Russell 2000

A market index of 2,000 stocks in the Russell 3000 index

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What is the Russell 2000?

The Russell 2000 is a stock market index that tracks the performance of 2,000 US small-cap stocks from the Russell 3000 index. The Russell 2000 index is widely quoted as a benchmark for mutual funds that consist primarily of small-cap stocks. It is also a benchmark for the performance of small-cap stocks overall. Created in 1984, the index is operated by the London-based FTSE Group.

Russell 2000

Components of the Index

Currently, the Russell 2000 index consists of 2,040 companies. Despite the large number of constituents, the index represents only about 8% of the total market capitalization of the Russell 3000 index.

Similar to many other major stock market indices, Russell 2000 is a capitalization-weighted index. As of September 2018, the average market capitalization of the index’s constituents is around $2.4 billion.

Although the index tracks the performance of small-cap stocks, it excludes penny stocks (stocks traded below $1 per share). In addition, it excludes non-US stocks, royalty trusts, and limited partnerships. New constituents are added to the index on a quarterly basis. Index components that no longer comply with the listing requirements are removed from the index annually.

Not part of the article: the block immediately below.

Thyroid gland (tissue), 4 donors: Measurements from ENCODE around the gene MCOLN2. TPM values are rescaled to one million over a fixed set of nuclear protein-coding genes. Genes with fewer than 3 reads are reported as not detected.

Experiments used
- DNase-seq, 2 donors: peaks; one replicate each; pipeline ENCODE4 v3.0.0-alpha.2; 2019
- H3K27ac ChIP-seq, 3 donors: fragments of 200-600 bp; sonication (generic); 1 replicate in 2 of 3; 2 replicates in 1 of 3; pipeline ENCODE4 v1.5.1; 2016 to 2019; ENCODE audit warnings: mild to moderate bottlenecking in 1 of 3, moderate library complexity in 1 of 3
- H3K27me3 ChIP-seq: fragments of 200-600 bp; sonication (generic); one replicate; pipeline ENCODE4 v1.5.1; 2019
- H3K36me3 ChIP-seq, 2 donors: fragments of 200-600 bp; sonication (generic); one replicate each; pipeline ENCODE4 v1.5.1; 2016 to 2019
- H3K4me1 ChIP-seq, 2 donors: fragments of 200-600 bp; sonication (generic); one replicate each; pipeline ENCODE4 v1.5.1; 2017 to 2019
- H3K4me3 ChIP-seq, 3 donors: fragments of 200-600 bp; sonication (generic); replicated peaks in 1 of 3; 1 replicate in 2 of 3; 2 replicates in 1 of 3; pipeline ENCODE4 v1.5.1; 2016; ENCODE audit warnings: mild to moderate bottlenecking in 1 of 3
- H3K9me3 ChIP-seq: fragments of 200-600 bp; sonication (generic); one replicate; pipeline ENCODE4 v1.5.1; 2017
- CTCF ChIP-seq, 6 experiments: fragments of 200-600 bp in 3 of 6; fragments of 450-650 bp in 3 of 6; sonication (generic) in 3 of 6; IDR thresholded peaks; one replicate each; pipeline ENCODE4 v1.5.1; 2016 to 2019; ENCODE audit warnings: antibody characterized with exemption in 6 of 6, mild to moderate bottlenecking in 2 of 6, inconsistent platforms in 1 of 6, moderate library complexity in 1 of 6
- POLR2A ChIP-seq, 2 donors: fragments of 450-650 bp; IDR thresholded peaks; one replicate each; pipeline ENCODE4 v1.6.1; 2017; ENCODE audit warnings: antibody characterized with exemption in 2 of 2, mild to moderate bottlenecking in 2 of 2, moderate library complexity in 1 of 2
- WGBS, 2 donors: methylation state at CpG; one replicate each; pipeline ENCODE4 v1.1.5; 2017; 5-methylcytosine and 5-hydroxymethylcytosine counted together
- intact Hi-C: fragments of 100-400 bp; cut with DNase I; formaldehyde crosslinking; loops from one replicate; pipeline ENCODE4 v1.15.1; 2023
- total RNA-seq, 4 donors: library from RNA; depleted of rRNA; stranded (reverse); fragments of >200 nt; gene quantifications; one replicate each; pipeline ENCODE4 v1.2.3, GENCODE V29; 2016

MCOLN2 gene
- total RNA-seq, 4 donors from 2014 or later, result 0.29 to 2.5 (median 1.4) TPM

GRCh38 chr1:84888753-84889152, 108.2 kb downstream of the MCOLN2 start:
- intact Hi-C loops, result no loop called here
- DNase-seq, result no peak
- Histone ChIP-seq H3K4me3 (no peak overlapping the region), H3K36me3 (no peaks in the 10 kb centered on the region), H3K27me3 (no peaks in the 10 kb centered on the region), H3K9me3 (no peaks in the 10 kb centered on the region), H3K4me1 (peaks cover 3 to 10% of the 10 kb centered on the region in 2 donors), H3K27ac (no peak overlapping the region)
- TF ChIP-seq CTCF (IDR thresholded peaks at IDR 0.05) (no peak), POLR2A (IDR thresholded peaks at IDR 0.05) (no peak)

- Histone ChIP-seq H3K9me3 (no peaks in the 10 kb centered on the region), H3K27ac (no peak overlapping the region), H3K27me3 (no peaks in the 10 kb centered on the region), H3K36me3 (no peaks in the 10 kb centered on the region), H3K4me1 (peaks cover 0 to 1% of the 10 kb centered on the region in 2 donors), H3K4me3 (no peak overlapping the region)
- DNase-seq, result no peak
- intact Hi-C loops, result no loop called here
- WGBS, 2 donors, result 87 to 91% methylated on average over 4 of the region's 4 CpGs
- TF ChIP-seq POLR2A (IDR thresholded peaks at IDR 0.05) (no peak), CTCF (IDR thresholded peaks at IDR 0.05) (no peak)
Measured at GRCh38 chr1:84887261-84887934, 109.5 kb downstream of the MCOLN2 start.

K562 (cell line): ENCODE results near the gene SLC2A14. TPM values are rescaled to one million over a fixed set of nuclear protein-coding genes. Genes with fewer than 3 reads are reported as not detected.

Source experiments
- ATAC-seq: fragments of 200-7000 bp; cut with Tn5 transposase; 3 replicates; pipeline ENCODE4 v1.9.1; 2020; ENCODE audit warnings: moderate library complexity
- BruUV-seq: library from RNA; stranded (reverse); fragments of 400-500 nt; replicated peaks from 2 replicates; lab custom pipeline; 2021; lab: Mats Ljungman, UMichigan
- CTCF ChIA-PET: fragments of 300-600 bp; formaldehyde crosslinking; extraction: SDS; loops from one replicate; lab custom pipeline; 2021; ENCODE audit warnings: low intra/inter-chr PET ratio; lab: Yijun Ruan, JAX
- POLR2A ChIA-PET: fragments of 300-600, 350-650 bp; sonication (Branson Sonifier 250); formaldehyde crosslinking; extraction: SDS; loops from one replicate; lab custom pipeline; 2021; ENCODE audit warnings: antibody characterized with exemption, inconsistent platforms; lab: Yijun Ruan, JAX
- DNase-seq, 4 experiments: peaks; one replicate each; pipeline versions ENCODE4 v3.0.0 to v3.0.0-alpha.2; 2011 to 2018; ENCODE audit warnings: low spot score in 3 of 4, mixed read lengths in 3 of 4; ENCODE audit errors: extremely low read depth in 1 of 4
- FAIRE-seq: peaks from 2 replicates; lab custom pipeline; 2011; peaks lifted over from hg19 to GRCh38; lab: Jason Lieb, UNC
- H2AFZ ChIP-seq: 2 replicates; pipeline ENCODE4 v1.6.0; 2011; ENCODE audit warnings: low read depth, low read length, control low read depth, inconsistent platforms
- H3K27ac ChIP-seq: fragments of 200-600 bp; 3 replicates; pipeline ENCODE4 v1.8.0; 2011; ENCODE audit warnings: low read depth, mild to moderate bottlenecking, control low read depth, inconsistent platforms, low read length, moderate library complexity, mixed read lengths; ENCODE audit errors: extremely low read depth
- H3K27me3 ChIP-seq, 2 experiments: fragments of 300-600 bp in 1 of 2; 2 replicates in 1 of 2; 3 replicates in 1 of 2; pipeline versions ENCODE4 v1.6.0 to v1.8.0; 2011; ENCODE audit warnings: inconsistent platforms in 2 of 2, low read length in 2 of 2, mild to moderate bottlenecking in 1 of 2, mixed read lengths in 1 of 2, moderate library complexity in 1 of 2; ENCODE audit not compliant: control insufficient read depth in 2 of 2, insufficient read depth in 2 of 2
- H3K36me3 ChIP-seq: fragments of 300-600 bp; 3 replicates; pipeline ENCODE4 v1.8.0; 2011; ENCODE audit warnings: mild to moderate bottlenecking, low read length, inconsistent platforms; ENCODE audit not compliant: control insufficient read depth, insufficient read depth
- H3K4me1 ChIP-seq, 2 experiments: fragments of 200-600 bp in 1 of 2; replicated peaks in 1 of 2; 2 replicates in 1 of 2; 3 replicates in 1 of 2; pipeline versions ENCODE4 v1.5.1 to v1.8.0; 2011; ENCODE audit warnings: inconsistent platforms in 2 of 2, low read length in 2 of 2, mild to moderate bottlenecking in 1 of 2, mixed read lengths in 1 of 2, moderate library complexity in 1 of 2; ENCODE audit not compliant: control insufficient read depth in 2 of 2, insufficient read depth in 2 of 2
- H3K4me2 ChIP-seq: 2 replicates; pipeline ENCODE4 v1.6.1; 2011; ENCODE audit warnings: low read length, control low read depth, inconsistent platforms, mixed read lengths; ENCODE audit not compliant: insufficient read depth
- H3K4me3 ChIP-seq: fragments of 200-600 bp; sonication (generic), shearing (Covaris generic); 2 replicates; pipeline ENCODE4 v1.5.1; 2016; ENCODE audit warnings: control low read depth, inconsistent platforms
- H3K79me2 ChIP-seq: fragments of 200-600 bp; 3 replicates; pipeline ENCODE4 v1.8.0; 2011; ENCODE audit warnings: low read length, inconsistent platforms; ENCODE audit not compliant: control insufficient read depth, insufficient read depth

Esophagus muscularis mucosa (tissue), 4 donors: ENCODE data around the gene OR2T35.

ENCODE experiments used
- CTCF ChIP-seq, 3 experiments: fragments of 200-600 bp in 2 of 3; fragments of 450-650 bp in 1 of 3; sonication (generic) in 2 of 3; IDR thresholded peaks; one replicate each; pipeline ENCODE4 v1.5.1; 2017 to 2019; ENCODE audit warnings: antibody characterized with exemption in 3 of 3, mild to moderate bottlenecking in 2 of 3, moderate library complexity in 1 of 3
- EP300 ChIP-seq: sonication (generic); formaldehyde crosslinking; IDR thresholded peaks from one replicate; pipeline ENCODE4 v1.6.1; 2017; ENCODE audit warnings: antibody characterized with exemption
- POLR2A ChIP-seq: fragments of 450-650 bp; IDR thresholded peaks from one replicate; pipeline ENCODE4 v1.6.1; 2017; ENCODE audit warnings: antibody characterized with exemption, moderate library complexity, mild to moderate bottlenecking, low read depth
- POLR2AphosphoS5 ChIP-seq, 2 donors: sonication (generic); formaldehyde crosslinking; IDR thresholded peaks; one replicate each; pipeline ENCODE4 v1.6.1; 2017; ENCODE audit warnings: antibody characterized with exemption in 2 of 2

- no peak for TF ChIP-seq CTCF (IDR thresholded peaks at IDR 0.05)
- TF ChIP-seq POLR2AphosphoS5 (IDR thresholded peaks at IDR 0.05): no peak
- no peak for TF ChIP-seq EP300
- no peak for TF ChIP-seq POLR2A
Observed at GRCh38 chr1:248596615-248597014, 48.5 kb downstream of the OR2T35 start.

The general consensus is that the Russell 2000 provides a better reflection of the US economy because its components are smaller companies with a focus on domestic businesses.

How to Invest in the Russell 2000?

The index can be an attractive investment opportunity for interested investors. Although direct investments in the index are not possible, there are several funds and ETFs that replicate the performance of the index. An investor can simply invest in the funds or ETFs and receive returns similar to the returns of the index. The most popular options include:

  • iShares Russell 2000 ETF
  • Vanguard Russell 2000 ETF

Both ETFs manage a large asset base ($25 billion and $1 billion, respectively) to replicate the performance of the index as closely as possible.

More Resources

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